The MARS motherboard is currently the only product in the Quantum Force series, which Foxconn announced for gamers and overclockers. The idea to launch a motherboard for overclockers lies on the surface for any manufacturer to pick up. However, there are some nuances. Some manufacturers can afford to design a product for overclockers from scratch (or almost from scratch). Others prefer to modify existing products. And some, without a moment's hesitation, believe that unlocking CPU and memory voltage control in BIOS Setup makes any motherboard attractive for overclockers. First of all, we were interested which of two ways was chosen by Foxconn. A little surfing of the official web site indicated it was the 2nd: we are practically 100% sure that the MARS model is an overhauled Foxconn P35A-S.
Left: Foxconn P35A-S, right: Foxconn MARS
It offers a lot of PCI slots (three slots out of four possible is practically maximum), and they are arranged quite conveniently: even if you install a graphics card with a two-slot cooling system, it won't block any of them (it will block a PCIEx1 slot, but you will hardly be sorry about that). By the way, the first significant difference between MARS and P35A-S - is two PCIEx1 slots instead of one. But the number of connectors for brackets with additional USB ports on the MARS has been reduced, because six USB ports are installed on the rear panel (only four of them are installed in the P35A-S). Many connectors are concentrated in the bottom part of the motherboard, which may lead to a jumble of cables there (especially if you use all of them), but there is no way to avoid it; it's objectively caused by the big number of connectors. We've finally got rid of COM and LPT ports on the rear panel. It's high time to move these dinosaurs to brackets - 90% of users won't even remember about them, to say nothing about using them (by the way, the P35A-S progenitress has COM and LPT ports on the rear panel).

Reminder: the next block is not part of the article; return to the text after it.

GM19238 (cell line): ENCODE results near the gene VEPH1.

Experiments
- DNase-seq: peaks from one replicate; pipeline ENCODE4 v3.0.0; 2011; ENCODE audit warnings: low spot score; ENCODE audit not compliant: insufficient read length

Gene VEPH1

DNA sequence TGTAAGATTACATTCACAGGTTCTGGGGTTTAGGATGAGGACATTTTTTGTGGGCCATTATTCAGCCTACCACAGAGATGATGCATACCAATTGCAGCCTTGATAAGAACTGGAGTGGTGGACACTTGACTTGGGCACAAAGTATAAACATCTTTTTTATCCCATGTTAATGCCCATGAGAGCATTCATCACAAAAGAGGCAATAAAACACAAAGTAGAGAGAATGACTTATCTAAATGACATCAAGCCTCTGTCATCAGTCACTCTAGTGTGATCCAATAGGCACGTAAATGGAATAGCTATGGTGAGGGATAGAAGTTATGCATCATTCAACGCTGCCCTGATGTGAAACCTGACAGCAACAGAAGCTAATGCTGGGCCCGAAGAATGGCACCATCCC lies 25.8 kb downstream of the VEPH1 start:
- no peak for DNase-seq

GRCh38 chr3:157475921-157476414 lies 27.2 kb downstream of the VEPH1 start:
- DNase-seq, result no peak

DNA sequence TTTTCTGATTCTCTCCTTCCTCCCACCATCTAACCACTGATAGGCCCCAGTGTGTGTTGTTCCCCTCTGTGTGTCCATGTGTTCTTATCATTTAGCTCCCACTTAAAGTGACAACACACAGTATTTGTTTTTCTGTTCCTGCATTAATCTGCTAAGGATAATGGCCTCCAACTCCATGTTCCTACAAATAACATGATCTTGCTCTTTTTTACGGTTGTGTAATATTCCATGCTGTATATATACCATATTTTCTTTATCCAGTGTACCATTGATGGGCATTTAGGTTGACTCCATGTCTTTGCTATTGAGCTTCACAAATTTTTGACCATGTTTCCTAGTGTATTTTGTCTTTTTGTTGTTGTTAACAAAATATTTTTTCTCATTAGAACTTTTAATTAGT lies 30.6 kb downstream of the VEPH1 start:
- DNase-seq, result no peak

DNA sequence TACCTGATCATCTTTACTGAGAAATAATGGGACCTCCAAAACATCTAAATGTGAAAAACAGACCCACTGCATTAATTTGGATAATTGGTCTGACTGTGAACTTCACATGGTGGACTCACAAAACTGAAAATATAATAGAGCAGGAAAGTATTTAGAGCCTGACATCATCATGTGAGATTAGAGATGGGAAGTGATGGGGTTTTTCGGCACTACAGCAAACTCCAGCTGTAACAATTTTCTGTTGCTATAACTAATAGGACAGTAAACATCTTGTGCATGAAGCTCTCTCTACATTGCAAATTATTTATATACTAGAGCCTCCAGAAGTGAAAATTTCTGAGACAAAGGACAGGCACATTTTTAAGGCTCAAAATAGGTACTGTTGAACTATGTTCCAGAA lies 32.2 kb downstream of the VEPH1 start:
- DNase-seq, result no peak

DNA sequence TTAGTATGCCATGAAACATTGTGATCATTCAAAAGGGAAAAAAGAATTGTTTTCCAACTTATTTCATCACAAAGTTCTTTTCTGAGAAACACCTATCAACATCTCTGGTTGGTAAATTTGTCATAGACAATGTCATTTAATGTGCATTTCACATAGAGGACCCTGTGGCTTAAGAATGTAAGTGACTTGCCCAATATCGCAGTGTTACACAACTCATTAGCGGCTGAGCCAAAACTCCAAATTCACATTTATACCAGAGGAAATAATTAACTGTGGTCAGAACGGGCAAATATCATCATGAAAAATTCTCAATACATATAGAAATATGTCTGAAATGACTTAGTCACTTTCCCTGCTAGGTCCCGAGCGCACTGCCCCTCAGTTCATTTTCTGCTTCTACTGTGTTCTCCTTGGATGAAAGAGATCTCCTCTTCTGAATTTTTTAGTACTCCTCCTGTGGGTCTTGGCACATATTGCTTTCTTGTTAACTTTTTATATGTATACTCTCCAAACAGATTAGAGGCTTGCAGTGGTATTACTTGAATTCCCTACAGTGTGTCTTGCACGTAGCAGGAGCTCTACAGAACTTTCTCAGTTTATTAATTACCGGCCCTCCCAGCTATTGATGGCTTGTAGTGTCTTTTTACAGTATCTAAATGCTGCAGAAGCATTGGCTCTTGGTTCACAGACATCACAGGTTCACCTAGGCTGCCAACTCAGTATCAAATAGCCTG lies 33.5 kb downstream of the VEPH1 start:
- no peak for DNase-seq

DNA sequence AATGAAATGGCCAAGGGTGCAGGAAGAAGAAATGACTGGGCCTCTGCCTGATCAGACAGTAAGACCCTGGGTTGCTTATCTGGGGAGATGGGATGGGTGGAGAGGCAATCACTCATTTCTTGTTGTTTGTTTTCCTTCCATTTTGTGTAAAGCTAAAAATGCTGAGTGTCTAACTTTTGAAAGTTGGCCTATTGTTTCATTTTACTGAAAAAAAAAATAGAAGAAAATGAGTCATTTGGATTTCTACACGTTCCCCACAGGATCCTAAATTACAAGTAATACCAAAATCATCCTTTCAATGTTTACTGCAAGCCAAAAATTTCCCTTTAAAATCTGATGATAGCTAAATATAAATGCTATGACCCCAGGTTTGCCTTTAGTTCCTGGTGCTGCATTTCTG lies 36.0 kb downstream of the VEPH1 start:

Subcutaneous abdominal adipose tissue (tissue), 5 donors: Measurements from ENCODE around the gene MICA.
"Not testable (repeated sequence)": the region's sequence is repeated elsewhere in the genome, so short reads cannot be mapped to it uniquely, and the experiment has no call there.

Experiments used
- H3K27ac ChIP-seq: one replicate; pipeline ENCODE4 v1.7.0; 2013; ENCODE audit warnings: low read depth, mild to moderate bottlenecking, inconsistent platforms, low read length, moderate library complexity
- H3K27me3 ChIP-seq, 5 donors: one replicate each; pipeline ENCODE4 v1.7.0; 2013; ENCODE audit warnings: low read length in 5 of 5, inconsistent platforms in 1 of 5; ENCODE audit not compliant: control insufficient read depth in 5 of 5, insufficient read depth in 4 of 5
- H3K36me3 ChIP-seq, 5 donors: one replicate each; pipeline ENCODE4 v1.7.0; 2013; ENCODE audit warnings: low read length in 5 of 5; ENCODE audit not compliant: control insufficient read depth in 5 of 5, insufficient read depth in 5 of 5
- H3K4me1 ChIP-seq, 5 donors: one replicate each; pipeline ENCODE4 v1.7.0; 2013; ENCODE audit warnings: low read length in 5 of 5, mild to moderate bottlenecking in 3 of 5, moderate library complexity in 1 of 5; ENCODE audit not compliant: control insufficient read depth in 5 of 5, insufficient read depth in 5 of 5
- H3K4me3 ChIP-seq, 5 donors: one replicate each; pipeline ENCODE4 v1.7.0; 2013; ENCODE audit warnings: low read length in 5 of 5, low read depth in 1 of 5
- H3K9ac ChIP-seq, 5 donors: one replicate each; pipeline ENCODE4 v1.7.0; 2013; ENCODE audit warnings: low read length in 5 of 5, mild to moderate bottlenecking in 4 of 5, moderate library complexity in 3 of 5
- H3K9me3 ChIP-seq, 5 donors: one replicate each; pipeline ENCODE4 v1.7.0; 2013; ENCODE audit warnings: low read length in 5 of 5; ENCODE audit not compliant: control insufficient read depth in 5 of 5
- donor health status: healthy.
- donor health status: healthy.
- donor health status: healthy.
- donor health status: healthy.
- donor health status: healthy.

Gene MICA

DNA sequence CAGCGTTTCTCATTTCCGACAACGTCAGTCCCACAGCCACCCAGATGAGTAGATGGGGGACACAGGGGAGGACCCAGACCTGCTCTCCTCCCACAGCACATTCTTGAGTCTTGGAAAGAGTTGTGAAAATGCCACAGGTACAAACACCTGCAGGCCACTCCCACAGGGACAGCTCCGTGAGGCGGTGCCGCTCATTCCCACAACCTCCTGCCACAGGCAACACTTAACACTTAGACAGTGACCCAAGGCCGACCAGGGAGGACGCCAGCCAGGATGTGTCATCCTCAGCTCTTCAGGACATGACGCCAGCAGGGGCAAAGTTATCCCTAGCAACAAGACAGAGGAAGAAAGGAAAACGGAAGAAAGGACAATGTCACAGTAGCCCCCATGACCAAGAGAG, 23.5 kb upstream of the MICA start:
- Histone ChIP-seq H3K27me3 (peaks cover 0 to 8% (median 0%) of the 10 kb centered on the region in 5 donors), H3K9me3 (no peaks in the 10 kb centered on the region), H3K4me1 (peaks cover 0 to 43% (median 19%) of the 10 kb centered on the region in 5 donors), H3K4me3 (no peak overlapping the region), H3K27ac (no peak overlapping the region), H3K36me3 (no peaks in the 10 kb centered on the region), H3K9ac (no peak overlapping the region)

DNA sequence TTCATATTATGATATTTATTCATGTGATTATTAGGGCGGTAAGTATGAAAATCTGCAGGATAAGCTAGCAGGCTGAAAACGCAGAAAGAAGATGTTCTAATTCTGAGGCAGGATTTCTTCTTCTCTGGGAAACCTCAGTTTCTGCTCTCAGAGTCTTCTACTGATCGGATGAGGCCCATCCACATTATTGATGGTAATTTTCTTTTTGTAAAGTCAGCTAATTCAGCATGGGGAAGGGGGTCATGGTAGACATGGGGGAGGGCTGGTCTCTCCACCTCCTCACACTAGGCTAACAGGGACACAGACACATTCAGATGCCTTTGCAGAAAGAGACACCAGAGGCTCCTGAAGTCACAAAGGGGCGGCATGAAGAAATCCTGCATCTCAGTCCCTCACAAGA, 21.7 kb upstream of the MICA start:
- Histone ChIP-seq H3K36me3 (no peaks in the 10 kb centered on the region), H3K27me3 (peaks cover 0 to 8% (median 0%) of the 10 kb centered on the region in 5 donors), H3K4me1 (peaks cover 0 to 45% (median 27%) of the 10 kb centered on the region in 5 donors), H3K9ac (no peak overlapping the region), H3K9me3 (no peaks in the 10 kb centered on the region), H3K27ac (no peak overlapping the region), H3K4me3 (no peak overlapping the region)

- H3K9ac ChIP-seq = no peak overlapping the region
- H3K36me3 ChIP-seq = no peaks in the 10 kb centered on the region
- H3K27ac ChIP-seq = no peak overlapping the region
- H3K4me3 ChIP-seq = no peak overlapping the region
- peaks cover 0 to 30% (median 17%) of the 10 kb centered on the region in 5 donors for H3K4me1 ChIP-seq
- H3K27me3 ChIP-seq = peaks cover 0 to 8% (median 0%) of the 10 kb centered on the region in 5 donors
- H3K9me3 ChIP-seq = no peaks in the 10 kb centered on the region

The cooling system of the chipset and CPU power module is absolutely identical to that of another motherboard from Foxconn. As we already wrote, it produces mixed impressions: on one hand, it's all shiny copper and imposing design; on the other hand, only a heat sink on the field-effect transistors in the power circuit copes with passive cooling, because north/south bridge finning is decorative rather than practical: there are few thick fins. Besides, they are short on the Southbridge heat sink. However, heat pipes channel the heat to the heat sink on field-effect transistors for a reason. Besides, the Northbridge cooling device can accommodate a small bundled fan. The size and layout of all heat sinks is praiseworthy: they are not wide and rather far from the processor socket, so they will hardly interfere with even a very large CPU cooler.
The motherboard is equipped with a 6-phase voltage regulator with three field-effect transistors per phase. That's another difference from the P35A-S - it uses a 4-phase voltage regulator. However, a 6-phase voltage regulator is a mandatory component for a product designed for overclockers, not a luxury. So we shall not overpraise Foxconn here. We'll just take it as a matter of course. The manufacturer highlights that the motherboard uses only solid-state capacitors and ferrite chokes (however, the P35A-S uses the same components: that's a mainstream approach to motherboards today).
System monitoring (Fintek F71882F, in BIOS Setup and Windows utilities)
BIOS Setup also offers options to tweak CPU and system fans: you can specify four temperature thresholds for each fan to change speed to a specified value (either in work cycle percentage or rpm). Besides, you can specify the minimum speed for each fan.
The proprietary utility for Windows adds nothing to this list, and it would have hardly made any sense: a list of monitored parameters is quite rich.